Every music fan will be familiar with Glastonbury Festival, but did you know that it was originally called the Pilton Pop, Folk & Blues Festival? Back in 1970, organiser Michael Eavis decided to host an al fresco concert himself after seeing Led Zeppelin headlining at an open-air festival. Inspired by this outdoor concert, the Pilton Pop, Folk & Blues Festival was held at Worthy Farm on 19 September 1970, with an audience of 1,500 people. The Kinks were scheduled to headline, but later pulled out, and so the headline act was Tyrannosaurus Rex, later known as T. Rex. The price for a ticket was only £1; entry to the sought-after event today costs around £250 for the whole weekend.
In 1971 the show became the Glastonbury Free Festival. That’s right, free. The event was paid for by sponsors, meaning that keen festivalgoers were treated to acts such as the late, great David Bowie without having to pay a penny. It was also the first year that the Pyramid Stage appeared. Designed to replicate the Great Pyramid of Giza, the stage was one-tenth the size of the original and was built using scaffolding and metal sheeting.
The festival was held sporadically from 1970 to 1981, and since then Glastonbury has been held every year, although every five years it takes a break, known as a ‘fallow year’, which allows the land, the locals and the dedicated organisers to rest before getting back into the festival mayhem.
Glastonbury is the largest greenfield music festival in the world, and its numerous stages showcase artists from many different genres. The Pyramid Stage is still one of the most famous, and has had three different designs over the years: the original 1971 stage, a second version in 1981 and a third in 2000, the latest measuring an impressive 30 metres (98 feet) tall and created out of four kilometres (two and a half miles) of steel pipes.
The second main stage is named the Other Stage (previously the NME Stage). This was where dance music was introduced to the festival in 1994, when Orbital performed to great acclaim. What was previously a niche genre was suddenly taking over one of the main stages at Glastonbury, throwing dance music into the spotlight. As well as the two main stages, areas and performance spaces on offer today range from the Green Fields, where visitors can appreciate nature and its beauty; the Unfairground, providing sideshows and rides for festivalgoers; and the Kidzfield, where families can relax and have fun with rides and activities.
It would be impossible to summarise Glastonbury’s greatest or even worst acts – the festival has played host to hundreds of the biggest names in music, from T. Rex in 1970 and David Bowie in 1971, right through to Stormzy, Katy Perry and Radiohead in 2017. Other highlights over the years have included performances by everyone from REM to Coldplay, Shirley Bassey to The Who and Oasis to Adele.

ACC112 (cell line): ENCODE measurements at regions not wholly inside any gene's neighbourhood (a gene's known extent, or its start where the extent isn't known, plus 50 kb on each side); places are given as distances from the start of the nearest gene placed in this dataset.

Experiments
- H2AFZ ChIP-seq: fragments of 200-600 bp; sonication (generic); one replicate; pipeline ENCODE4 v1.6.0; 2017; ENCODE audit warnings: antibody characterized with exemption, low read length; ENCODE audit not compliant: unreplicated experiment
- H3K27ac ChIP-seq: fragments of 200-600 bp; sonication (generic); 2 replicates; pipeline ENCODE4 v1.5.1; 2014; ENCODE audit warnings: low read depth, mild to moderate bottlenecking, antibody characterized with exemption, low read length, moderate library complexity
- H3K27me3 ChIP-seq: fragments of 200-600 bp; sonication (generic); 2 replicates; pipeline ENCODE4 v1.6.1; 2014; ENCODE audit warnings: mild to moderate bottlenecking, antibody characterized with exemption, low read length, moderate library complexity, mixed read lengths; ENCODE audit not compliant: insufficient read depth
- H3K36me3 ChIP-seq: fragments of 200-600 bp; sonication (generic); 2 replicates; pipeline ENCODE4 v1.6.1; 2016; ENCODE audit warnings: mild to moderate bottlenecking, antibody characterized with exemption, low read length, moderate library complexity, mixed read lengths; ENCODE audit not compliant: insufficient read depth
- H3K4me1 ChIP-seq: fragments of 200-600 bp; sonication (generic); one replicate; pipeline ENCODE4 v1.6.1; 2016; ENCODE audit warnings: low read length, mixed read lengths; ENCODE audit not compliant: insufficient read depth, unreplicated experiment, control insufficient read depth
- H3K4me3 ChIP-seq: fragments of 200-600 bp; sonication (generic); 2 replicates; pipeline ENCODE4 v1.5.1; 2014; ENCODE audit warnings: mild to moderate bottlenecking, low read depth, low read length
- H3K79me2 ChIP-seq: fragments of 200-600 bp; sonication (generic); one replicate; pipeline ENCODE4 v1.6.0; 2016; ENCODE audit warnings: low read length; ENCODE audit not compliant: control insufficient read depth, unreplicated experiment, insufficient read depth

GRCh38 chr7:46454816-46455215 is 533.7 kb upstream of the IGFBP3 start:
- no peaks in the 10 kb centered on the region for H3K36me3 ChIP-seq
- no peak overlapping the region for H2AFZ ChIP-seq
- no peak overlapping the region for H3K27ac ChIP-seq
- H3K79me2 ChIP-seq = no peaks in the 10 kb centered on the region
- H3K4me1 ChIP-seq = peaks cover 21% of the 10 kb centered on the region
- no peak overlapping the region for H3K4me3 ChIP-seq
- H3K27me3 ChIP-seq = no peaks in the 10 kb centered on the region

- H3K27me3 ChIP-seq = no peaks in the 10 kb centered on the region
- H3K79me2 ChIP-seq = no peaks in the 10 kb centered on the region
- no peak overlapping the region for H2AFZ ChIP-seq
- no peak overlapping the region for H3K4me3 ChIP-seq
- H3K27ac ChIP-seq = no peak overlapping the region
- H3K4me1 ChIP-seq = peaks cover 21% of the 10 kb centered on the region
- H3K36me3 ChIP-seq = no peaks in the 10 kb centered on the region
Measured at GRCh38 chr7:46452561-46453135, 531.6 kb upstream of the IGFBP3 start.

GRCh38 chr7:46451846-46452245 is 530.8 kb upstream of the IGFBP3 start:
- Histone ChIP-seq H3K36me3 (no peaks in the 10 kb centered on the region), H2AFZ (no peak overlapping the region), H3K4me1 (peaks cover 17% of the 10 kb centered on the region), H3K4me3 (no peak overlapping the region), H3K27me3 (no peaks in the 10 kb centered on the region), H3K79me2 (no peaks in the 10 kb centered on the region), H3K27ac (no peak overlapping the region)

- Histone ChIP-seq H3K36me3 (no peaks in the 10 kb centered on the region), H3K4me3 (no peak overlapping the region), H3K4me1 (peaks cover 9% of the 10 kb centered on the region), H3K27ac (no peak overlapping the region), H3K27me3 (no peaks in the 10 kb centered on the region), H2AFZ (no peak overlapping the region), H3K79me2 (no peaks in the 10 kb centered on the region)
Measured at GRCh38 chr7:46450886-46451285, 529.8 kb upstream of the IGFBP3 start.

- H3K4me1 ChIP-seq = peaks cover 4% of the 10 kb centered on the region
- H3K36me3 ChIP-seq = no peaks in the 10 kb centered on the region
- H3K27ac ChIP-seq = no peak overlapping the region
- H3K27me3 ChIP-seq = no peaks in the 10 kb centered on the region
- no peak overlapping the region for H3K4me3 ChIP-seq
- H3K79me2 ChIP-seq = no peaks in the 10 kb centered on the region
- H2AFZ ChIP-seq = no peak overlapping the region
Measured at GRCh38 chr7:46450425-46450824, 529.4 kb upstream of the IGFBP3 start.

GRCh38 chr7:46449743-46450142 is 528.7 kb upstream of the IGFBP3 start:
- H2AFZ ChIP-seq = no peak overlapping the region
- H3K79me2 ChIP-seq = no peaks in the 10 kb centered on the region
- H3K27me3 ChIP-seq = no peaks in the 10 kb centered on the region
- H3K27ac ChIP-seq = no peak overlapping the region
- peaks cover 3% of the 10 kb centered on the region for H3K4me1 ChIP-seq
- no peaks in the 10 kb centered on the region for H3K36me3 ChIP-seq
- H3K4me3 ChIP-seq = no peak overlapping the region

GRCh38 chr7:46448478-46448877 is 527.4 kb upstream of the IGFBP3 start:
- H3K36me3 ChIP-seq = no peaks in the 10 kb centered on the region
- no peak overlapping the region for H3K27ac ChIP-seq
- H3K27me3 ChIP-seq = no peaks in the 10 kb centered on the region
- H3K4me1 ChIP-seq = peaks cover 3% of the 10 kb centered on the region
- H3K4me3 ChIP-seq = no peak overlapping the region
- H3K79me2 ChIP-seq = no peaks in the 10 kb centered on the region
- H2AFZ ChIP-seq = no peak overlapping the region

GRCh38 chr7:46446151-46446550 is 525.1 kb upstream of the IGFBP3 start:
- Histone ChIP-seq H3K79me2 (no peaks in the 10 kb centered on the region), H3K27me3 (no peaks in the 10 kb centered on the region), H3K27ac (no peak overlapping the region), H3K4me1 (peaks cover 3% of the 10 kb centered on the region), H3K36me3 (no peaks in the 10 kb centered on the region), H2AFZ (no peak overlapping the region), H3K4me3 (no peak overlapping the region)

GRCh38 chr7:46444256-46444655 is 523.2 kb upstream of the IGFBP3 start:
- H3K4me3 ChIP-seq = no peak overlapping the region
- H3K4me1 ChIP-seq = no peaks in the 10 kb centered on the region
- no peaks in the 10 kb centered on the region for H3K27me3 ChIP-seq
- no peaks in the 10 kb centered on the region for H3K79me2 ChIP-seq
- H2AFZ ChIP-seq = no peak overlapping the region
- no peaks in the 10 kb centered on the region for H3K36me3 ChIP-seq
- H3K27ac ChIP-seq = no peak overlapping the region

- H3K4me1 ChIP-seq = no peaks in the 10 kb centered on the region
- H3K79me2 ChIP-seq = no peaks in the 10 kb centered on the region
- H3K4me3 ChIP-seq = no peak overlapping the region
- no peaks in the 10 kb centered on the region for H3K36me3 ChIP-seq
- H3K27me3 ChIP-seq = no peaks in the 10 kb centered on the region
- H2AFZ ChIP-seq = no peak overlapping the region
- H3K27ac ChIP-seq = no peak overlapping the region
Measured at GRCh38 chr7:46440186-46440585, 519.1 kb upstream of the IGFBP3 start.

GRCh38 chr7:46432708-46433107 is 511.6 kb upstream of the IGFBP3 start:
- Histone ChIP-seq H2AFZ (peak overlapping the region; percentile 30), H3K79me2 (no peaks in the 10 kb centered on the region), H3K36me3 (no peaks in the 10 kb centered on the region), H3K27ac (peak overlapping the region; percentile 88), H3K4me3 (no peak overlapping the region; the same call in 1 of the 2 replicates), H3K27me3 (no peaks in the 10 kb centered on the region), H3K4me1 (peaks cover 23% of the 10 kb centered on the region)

While the early festivals were free, prices have steadily risen over the years. The number of festivalgoers has also rocketed, from 1,500 to 175,000. In 1983, efforts were made to limit the crowd numbers, which had grown to over 100,000 in the previous years. It wasn’t uncommon to find fence jumpers and gatecrashers in the earlier years, often swelling the numbers to twice as many visitors as were legally allowed.
The gatecrashing issue wasn’t fixed until 2000, when so many people crashed the festival that the local council refused to give Glastonbury another licence until the problem had been sorted. Glastonbury began working with music promoter Mean Fiddler in 2002 to handle security and installed the ‘super-fence’ that reduced numbers dramatically. The introduction of the new, impenetrable fence meant that when 150,000 tickets went on sale in 2003 they sold out within 24 hours – a stark contrast to 2002’s 140,000 tickets, which took two months to sell. The inability to scale or break down the fence meant that fans were desperate to buy tickets, as this was now the only way in. In 2007 tickets with a passport photo became compulsory, in an attempt to stop touts reselling them.
Glastonbury is known for its dramatic weather, and it’s almost become a tradition for it to rain at least once during the festival. In 1985 the dairy farm saw one of its worst flooding incidents so far – the ground became so sodden that mud and cow dung streamed down into the lower areas of the fields, flooding them with sludge. This didn’t put off the music fans, who continued to dance through the bog. In 2005 the field was drenched with several feet of rainwater, with thunderstorms blowing through the site and lightning hitting tents and bars. In 2007 flood defences were installed, costing £780,000, but they didn’t stop the rain from flooding the grounds, and guests had nowhere to go where they could stay dry. Leaving the site on the last day proved impossible, as the roads had turned to sludge, and it took many visitors over nine hours just to get out.
The festival prides itself on its work with charities and those in need. It began in 1981 when Glastonbury worked with the Campaign for Nuclear Disarmament, which netted the charity £20,000. Over the years, charities have provided a number of volunteers to help with the shows. The main charities to receive donations have been Oxfam, Greenpeace and WaterAid, in line with Glastonbury’s strong environmental beliefs. In 2007, the festival launched the Love the Farm, Leave No Trace initiative to encourage visitors to clean up after themselves and take care of the fields. Eavis started the campaign as a result of hundreds of tents being left behind and one of his cows dying after eating a metal tent peg that was hidden in the ground. As well as spreading the environmental message, the movement hands out biodegradable tent pegs for free to campers. Glastonbury also uses waste vegetable oil in its bio-tractors.
This year’s Glastonbury Festival will run from 26 June until 30 June.